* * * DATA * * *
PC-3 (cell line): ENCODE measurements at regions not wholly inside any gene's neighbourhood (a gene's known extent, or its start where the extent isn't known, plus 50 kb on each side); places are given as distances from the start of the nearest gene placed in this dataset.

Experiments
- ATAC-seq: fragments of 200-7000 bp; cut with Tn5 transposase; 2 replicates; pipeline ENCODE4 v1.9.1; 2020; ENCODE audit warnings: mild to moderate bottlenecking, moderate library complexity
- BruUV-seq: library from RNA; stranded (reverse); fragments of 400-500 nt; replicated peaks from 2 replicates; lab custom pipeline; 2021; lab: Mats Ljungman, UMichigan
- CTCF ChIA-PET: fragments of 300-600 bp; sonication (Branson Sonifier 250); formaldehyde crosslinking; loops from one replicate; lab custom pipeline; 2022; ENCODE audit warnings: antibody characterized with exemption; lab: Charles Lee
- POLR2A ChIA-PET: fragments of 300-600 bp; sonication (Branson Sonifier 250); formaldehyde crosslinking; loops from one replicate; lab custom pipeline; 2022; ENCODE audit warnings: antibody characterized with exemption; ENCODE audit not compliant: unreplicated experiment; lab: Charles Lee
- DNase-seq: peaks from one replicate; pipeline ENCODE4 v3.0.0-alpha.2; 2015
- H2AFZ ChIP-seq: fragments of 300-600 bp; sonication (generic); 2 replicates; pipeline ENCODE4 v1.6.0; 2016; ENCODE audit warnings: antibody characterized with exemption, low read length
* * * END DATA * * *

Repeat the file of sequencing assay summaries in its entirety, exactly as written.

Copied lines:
PC-3 (cell line): ENCODE measurements at regions not wholly inside any gene's neighbourhood (a gene's known extent, or its start where the extent isn't known, plus 50 kb on each side); places are given as distances from the start of the nearest gene placed in this dataset.

Experiments
- ATAC-seq: fragments of 200-7000 bp; cut with Tn5 transposase; 2 replicates; pipeline ENCODE4 v1.9.1; 2020; ENCODE audit warnings: mild to moderate bottlenecking, moderate library complexity
- BruUV-seq: library from RNA; stranded (reverse); fragments of 400-500 nt; replicated peaks from 2 replicates; lab custom pipeline; 2021; lab: Mats Ljungman, UMichigan
- CTCF ChIA-PET: fragments of 300-600 bp; sonication (Branson Sonifier 250); formaldehyde crosslinking; loops from one replicate; lab custom pipeline; 2022; ENCODE audit warnings: antibody characterized with exemption; lab: Charles Lee
- POLR2A ChIA-PET: fragments of 300-600 bp; sonication (Branson Sonifier 250); formaldehyde crosslinking; loops from one replicate; lab custom pipeline; 2022; ENCODE audit warnings: antibody characterized with exemption; ENCODE audit not compliant: unreplicated experiment; lab: Charles Lee
- DNase-seq: peaks from one replicate; pipeline ENCODE4 v3.0.0-alpha.2; 2015
- H2AFZ ChIP-seq: fragments of 300-600 bp; sonication (generic); 2 replicates; pipeline ENCODE4 v1.6.0; 2016; ENCODE audit warnings: antibody characterized with exemption, low read length